Monthly Archives: August 2013
Mr. Zakaria engages in over-reach with respect to the Harvard-Berkeley study. He is not the first. The Harvard-Berkeley study was not about urban form, cities or segregation. It was about the relationship between income mobility and tax expenditures.
The authors provided additional information with 25 separate, simple correlation analyses between 25 individual variables and economic mobility (demographic factors were not controlled). Co-Author Raj Chetty described this supplemental research in a PBS interview, citing income segregation, school quality, two-parent families and measures, civic engagement, religiosity and community cohesiveness. The authors urged caution in interpreting these correlations: “For instance, areas with high rates of segregation may also have other differences that could be the root cause driving the differences in children’s outcomes.”
Columnists and some analysts have taken simple correlation analyses
— which does not control for other factors (not even the other 24 that were calculated) — to make their urban form points. In contrast, perhaps the most rational voice was Columbia University urban planning professor David King, who noted that: “…snapshot correlations really don’t mean anything and will provide evidence for whatever point of view is desired.”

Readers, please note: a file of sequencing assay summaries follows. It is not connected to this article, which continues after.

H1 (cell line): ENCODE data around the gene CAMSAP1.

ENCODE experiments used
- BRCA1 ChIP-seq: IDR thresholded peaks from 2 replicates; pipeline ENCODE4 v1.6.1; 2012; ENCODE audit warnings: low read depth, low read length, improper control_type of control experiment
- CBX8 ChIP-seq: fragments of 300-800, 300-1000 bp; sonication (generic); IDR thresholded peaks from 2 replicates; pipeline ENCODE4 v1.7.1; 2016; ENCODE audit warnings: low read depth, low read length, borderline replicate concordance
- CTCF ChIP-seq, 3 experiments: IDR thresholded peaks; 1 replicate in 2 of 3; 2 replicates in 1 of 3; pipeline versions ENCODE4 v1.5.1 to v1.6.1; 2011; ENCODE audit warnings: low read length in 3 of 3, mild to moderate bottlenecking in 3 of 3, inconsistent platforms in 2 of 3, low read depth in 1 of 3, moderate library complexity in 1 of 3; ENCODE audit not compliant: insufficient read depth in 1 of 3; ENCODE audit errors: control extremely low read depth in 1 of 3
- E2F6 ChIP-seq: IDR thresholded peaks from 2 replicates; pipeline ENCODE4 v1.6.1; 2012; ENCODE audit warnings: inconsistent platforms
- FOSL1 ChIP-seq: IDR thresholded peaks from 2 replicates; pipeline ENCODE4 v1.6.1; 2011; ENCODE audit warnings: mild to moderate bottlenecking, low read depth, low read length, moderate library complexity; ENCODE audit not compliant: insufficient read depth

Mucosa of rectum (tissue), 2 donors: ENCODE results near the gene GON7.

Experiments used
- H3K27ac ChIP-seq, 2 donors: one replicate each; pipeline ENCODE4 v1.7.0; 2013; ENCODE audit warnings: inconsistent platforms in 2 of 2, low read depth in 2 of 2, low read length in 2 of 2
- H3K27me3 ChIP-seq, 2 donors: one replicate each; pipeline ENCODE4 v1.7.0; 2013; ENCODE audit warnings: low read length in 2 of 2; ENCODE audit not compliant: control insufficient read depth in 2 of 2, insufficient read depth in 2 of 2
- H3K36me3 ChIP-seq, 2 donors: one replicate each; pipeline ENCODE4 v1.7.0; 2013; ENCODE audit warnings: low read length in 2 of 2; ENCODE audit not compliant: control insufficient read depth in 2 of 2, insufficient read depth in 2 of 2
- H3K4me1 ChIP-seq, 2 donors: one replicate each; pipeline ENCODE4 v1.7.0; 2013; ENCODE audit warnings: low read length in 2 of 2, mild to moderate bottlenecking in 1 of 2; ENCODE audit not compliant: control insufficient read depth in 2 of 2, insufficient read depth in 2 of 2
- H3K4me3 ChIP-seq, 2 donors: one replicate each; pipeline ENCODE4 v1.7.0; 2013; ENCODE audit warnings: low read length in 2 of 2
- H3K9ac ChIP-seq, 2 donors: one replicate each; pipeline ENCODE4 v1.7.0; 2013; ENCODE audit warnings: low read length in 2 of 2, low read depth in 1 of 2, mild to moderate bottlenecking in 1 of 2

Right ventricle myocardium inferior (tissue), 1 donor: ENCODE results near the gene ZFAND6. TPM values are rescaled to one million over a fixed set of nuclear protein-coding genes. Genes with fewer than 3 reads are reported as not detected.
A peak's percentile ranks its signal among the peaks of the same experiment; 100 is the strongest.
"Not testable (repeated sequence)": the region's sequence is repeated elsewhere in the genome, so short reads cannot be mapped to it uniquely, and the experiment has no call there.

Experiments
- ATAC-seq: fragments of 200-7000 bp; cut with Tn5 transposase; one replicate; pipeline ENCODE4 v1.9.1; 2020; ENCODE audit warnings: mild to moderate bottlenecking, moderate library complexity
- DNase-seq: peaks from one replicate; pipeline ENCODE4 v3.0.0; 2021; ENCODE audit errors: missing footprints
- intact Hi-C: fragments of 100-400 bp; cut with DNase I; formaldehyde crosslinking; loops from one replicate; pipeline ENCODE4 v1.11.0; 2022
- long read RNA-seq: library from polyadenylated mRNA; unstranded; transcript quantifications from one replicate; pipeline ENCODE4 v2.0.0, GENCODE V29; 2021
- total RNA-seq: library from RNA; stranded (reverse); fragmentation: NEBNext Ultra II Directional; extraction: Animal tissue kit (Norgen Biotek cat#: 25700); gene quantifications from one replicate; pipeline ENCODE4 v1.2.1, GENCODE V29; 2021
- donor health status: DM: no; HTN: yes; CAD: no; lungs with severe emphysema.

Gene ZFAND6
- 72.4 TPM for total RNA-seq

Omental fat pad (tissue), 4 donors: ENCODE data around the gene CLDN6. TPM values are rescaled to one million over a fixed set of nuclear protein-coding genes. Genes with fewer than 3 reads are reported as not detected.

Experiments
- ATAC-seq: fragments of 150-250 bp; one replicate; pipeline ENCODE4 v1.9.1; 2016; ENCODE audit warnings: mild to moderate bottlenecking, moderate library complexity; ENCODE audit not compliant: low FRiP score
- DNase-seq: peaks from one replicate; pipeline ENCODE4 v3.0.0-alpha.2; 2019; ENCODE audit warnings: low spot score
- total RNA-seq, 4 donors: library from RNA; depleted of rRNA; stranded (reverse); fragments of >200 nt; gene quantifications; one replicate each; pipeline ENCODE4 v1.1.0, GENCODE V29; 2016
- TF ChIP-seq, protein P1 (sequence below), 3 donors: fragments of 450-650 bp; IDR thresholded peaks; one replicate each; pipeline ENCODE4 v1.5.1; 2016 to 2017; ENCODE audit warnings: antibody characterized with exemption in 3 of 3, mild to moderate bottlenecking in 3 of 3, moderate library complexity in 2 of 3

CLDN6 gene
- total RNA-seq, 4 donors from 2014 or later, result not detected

Simple correlation analysis is not enough. There is a need to control for other important factors. That’s why we have econometric analysis.
This issue is discussed in greater detail in “Distortions and Reality about Income Mobility” at http://goo.gl/xSM6v7
Actually the claim that 1,000,000 baby boomers moved to within 5 miles of downtown in the 50 largest cities between 2000 and 2010 is patently false. Census Bureau data shows that there was a 66,000 loss in population within 5 miles of the city halls of the 51 metropolitan areas over 1,000,000 population. See: “Flocking Elsewhere: The Downtown Growth Story,” http://www.newgeography.com/content/003108-flocking-elsewhere-the-downtown-growth-story.
There is no way a net 1,000,000 baby boomers could have moved so close to downtown, and the data shows it. The actual census data on baby boomers shows a loss of more than 1 million boomers inside the core cities, which largely include this 5 mile radius.
The authoritative source for such data is the United States Census Bureau (which is the source of the data referenced here).
Also see: Similar Wall Street Journal Error
Between 2000 and 2010, there was a loss of 66,000 residents, of all ages, within a 5 mile radius of the cores of the 51 largest cities (metropolitan areas) in the nation. It could therefore not be that “more than a million baby boomers moved to within 5 miles of the downtown of the 50 largest cities between 2000 and 2010” (unless, of course virtually the same number moved out). For a summary of the trend as reported in US Census data, see “Flocking Elsewhere: The Downtown Growth Story,” at http://www.newgeography.com/content/003108-flocking-elsewhere-the-downtown-growth-story.